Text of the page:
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Date: 2004-04-29 (17:31)
From: james woodyatt <jhw@w...>
Subject: Re: [Caml-list] Re: Common IO structure
On 29 Apr 2004, at 08:31, Yamagata Yoriyuki wrote:
> Encoding could be stateful, so there would be no single representation
> of EOL. (*)  Ok, this is very unlikely case currently, but I think 
> there
> is an interesting encoding for Unicode which is fully stateful.  So,
> readlines() needs to fully aware of the encoding.

This transcoding I/O channel under discussion is required to contain 
internal state for other reasons.  With non-blocking I/O, an underlying 
transport may present only those octets that are ready for reading, 
which may leave a codepoint incomplete at the end of the currently 
received octets.  Even without non-blocking I/O, a read can be 
interrupted by a system signal event and still return less than the 
number of octets requested.  It is not sufficient to defer signal 
processing until after the read completes— sometimes (but not always), 
a signal explicitly means to abort reading immediately.

> My proposal is mainly for sharing common channel types among
> libraries, so that a user can pass a channel from a libraries to
> anonther withoug writing a glue code.  Since parsing endline, or
> loading the whole file into the string mainly occurs in the endpoint
> of IO, I do not think standardizing them are necessary for this
> purpose.
> I do not think standardizing the endpoint API is important, because I
> think that in the end, we will use only one library as the endpoint of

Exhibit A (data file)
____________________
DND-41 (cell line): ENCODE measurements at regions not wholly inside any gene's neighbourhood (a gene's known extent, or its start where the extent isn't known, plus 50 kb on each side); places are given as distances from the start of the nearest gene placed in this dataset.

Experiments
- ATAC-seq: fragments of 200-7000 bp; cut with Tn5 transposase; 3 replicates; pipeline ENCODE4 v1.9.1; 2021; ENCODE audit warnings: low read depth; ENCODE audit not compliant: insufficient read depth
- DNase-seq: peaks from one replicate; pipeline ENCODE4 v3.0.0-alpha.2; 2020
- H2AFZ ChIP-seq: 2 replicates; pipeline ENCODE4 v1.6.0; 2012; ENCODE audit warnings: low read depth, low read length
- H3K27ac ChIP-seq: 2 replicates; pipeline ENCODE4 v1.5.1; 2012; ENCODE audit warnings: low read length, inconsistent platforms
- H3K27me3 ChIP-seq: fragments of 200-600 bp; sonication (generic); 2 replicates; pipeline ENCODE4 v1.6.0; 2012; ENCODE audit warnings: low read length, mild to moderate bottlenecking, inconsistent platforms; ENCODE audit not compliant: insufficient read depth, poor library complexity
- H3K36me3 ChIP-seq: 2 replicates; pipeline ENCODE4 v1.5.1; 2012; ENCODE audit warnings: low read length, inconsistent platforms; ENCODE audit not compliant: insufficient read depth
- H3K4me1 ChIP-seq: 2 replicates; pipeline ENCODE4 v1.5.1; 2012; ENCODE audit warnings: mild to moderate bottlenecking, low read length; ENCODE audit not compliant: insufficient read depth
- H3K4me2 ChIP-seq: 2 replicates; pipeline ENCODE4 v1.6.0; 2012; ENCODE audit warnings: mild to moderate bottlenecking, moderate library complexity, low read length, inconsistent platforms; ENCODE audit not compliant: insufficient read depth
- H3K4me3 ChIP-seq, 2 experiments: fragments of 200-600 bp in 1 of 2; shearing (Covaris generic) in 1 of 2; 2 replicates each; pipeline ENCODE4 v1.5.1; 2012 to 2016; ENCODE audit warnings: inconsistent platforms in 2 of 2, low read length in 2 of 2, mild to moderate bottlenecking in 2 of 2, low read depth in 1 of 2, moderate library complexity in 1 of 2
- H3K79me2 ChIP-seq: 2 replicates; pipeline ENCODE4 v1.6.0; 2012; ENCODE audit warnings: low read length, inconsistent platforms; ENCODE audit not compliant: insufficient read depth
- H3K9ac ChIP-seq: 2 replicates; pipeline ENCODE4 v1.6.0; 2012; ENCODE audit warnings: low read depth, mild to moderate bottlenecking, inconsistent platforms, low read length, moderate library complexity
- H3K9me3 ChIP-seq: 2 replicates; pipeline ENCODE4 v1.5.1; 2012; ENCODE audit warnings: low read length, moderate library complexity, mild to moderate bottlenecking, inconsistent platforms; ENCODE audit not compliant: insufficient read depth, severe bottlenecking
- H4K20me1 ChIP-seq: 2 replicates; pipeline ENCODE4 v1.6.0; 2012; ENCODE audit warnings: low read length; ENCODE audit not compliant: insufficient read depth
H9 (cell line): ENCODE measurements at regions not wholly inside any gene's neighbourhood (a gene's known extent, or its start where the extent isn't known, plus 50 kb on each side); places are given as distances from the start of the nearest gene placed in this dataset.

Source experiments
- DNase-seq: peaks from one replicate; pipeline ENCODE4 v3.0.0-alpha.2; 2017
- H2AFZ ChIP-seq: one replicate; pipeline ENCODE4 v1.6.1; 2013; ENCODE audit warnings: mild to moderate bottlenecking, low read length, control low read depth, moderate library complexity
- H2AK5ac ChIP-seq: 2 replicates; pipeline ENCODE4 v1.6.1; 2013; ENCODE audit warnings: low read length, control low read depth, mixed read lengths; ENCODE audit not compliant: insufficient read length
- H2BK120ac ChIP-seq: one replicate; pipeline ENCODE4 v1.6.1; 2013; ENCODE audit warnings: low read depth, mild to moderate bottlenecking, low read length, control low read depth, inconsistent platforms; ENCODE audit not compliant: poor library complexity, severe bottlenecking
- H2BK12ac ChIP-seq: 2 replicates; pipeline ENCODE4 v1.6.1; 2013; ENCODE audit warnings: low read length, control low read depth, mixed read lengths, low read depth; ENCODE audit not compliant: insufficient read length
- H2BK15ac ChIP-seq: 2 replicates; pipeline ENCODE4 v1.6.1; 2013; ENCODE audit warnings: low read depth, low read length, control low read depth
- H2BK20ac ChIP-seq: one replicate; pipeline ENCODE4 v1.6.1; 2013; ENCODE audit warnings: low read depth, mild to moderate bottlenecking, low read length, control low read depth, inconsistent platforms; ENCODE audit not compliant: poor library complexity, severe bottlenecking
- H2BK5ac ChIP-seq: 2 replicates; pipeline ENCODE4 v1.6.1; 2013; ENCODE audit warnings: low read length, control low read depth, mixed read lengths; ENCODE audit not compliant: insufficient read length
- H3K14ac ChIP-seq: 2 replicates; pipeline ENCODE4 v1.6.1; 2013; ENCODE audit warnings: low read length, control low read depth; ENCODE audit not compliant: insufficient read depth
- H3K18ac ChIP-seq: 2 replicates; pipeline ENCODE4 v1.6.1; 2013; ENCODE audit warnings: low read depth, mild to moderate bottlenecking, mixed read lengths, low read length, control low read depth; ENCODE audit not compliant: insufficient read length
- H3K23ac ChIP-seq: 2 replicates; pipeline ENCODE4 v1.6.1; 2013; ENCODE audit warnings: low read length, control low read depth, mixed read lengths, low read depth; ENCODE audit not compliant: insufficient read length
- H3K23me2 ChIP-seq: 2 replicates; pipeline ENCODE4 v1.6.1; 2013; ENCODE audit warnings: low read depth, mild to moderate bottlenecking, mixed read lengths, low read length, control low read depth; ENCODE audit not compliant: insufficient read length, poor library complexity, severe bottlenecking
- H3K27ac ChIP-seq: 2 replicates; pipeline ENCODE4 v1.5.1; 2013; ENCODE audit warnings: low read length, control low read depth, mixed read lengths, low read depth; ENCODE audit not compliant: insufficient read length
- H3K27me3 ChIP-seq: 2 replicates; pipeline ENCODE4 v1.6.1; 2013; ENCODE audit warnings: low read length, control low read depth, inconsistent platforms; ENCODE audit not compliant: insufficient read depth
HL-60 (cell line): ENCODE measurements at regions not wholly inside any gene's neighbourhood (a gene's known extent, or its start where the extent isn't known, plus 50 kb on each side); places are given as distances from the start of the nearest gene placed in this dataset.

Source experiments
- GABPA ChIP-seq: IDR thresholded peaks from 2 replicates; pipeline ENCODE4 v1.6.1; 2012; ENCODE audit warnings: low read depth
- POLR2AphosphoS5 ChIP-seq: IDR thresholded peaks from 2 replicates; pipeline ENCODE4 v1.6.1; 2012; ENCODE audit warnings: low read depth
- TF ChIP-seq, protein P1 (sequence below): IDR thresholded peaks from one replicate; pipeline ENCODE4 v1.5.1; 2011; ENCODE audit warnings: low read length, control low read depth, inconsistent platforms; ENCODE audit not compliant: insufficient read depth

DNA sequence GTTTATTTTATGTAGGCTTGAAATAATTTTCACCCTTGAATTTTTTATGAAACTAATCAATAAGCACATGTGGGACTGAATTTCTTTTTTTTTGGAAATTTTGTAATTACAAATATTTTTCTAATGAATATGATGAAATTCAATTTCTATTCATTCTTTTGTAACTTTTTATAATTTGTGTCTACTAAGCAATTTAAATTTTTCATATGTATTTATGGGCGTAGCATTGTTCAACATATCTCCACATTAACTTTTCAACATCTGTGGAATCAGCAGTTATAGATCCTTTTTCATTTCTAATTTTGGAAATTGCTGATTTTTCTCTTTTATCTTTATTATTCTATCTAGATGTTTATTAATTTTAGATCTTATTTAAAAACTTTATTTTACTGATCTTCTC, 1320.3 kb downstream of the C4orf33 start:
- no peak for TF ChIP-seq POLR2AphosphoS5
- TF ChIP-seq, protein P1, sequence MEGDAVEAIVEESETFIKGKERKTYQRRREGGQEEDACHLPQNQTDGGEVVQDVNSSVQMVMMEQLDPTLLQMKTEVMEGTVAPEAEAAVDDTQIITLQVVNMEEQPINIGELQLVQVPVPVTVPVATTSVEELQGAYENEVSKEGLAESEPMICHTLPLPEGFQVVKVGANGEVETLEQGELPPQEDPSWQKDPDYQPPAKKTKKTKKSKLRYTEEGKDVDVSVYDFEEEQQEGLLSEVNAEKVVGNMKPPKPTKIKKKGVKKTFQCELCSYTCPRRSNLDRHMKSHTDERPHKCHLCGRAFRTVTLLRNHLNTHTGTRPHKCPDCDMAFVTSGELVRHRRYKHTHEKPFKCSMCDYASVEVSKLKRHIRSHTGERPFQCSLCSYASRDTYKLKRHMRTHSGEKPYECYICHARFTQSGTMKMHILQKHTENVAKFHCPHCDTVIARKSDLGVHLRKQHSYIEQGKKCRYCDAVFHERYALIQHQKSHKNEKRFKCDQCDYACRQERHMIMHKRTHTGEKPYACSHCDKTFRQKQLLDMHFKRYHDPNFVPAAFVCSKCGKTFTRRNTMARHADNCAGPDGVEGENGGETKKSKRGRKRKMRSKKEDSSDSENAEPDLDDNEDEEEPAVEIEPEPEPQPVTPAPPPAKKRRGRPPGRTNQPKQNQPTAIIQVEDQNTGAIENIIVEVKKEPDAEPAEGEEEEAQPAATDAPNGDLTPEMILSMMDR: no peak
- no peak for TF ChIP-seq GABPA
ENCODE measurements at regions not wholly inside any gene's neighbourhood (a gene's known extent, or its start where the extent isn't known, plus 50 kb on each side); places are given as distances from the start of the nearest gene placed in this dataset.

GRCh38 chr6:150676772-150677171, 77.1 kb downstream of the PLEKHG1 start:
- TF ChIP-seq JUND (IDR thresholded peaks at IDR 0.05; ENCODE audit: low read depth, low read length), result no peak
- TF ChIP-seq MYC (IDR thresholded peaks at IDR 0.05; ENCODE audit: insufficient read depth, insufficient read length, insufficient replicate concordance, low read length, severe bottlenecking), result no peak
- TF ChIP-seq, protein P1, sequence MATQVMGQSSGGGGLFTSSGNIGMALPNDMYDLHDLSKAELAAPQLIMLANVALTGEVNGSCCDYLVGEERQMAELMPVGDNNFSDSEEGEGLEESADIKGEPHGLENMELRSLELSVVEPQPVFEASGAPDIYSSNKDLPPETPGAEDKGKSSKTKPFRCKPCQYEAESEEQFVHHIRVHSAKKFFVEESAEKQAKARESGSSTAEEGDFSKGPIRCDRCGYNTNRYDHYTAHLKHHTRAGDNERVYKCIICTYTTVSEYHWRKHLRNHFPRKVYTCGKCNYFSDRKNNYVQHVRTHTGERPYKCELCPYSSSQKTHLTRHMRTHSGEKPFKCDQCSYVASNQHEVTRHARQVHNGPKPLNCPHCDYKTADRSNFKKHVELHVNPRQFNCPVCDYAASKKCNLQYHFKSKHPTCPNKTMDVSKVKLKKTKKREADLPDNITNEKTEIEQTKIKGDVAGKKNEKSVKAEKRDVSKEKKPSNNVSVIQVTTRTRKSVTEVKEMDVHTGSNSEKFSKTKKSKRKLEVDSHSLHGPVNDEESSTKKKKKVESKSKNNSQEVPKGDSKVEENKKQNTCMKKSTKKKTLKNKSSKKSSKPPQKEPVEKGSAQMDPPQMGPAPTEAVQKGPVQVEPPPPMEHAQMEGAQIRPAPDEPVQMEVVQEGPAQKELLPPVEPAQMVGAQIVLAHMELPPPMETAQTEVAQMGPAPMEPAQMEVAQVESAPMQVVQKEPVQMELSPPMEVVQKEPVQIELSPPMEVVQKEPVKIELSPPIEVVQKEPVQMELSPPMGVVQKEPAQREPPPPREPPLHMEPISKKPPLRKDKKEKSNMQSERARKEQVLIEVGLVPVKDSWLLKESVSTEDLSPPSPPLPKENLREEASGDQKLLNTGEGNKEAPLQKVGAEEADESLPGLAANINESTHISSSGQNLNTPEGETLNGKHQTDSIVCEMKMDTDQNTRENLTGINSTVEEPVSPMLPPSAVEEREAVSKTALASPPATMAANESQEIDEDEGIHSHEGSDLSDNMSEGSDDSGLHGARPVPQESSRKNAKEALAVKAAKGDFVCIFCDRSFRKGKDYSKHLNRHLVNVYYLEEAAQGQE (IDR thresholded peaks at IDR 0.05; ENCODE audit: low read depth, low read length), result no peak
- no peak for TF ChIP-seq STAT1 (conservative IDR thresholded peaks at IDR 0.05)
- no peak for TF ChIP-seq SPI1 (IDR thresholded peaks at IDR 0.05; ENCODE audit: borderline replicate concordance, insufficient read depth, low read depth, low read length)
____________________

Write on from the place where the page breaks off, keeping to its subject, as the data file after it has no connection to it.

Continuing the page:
> IO.

Most of us.  Some of us have other concerns that I don't see anyone 
else trying to address.  At some point, probably soon, I will be 
writing a wrapper around OpenSSL.  I need non-blocking I/O.  I need to 
parse XML documents of unbounded length, which means using a SAX-like 
parser (I have that now).  I need to be able to parse an arbitrary 
number of XML documents simultaneously.  In potentially any of the 
legal Unicode transfer encodings.  And I need to be responsive to 
events in near real-time.

I have the "control inversion" nightmare from hell.  That's why I have 
forced myself to learn functional programming techniques.

An I/O library that I can use is simply not going to be something that 
can satisfy Richard's requirement that he be able to slurp a whole file 
into an application data structure with a single line of code.  So I'm 
writing my own.  Richard will be appalled by how it works.

So I'm watching this discussion with a certain bemused detachment: I 
wonder what new and improved API will be coming from this that I will 
still find inadequate for my tasks.

> (*) IIRC, RFC defines the endianness of UTF-16 is swapped in the
> middle of the stream, when "BOM" 0xfffe appears.

This is quite true.  Happens all the time, too.

j h woodyatt <>
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